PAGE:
Flash drought still an issue despite recent rain relief

It's been a pretty typical July, weather-wise, in Missouri. The only problem is it's barely June, and high temperatures and lack of rain threaten damage to crops, pastures and lawns. Watch the video. Read more

Dryness creeps north in Missouri

MU climatologist encourages farmers, residents in drought-stricken areas to share observations and impacts online. Read more

June 2012 Weather and Its Impacts on Missouri

One of the worst droughts in nearly 25 years was impacting Missouri by the end of June and agricultural crops were feeling the stress from lack of rain and sweltering temperatures. Read more

Heat, drought put Missouri in danger of wildfires

Drought and record-high temperatures have placed parts of Missouri under a fire weather watch, which the National Weather Service issues when forecasters are expecting ideal conditions for extensive wildfires. Read more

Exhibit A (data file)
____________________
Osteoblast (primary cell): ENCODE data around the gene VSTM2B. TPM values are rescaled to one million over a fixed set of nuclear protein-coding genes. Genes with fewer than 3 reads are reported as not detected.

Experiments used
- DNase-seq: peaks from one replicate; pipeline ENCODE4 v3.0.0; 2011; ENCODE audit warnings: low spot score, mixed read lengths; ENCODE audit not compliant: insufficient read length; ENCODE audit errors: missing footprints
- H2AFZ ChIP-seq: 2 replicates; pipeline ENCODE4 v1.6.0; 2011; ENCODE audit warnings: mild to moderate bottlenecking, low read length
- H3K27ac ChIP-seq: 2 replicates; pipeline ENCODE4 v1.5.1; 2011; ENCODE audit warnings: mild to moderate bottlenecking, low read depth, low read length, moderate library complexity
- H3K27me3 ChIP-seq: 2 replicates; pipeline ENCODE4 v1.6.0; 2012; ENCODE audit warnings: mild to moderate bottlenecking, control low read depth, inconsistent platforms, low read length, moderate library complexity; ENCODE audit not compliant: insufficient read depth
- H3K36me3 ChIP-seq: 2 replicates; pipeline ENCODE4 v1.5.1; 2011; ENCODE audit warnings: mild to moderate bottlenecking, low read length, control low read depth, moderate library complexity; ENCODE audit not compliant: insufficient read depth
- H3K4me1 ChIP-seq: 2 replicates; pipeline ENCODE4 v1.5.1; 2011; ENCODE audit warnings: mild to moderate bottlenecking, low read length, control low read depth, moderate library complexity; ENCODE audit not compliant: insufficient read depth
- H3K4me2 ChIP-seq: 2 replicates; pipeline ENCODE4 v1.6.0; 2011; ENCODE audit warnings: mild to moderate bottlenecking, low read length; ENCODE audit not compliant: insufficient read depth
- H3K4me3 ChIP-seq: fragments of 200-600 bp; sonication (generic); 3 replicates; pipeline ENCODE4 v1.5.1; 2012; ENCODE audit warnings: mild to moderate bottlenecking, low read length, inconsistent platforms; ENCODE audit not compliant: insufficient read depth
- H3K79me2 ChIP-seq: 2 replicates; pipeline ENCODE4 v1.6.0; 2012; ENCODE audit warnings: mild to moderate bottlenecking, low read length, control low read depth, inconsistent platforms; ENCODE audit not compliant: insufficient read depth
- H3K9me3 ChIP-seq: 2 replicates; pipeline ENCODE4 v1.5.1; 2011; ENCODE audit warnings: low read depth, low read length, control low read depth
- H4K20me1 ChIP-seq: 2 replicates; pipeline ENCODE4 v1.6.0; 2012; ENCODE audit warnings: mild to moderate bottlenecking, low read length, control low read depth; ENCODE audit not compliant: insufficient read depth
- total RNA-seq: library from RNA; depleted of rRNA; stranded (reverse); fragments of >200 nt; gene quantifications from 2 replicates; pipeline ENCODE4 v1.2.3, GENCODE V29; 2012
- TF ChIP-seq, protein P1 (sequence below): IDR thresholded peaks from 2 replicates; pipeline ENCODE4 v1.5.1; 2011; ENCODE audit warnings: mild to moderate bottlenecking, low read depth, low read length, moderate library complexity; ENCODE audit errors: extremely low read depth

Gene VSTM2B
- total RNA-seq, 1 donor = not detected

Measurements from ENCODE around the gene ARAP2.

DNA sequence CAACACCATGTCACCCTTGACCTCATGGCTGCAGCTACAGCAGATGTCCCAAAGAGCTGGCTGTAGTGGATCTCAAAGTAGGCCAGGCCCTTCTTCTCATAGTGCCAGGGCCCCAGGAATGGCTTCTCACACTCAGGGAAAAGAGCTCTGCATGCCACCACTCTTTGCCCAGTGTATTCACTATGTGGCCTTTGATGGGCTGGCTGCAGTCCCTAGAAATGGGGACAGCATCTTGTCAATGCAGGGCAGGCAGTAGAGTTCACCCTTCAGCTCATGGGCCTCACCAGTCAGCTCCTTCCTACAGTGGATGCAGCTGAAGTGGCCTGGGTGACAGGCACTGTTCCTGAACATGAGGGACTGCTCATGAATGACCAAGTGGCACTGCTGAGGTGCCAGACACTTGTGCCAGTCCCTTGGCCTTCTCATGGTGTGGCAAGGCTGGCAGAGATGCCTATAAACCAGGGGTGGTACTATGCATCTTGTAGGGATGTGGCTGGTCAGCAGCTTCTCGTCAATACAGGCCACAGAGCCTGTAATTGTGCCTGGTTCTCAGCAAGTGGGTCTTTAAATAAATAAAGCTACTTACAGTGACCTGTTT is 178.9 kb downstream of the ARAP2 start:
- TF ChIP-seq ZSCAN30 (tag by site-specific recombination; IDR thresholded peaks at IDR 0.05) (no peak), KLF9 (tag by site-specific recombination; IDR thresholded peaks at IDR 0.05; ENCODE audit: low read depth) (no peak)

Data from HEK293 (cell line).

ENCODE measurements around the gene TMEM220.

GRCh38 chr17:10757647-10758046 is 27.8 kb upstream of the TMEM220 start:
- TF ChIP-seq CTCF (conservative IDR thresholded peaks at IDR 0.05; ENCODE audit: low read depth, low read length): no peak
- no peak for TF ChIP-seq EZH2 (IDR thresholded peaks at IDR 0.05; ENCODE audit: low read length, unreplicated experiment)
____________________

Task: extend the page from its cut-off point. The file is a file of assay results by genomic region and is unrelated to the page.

You can help prevent wildfires

Find out what you can do to prevent and control wildfires. The Missouri Department of Conservation offers tools and tips to help you protect lives, property and our natural resources. Read more

MU Extension creates Facebook page for drought in Missouri

University of Missouri Extension has created an open community page on Facebook for organizations and individuals to share information related to drought, extreme heat and wildfires in Missouri. Read more

eXtension Wildfire Information Network

Wildfires can start suddenly. Don’t be caught unprepared. eXtension offers ideas on preparing your home and evacuation routes, what to do if you’re trapped, and how to manage when you return home after a fire. Read more

Spider mites attack soybeans already hit by drought

Anyone with soybeans should be scouting fields closely every day. Read more

Landscape plants need immediate rescue

There’s so little moisture in the soil that without irrigation many homeowners will lose landscape plants. Even well-established trees are in crisis. Read more

Water your foundation to prevent cracking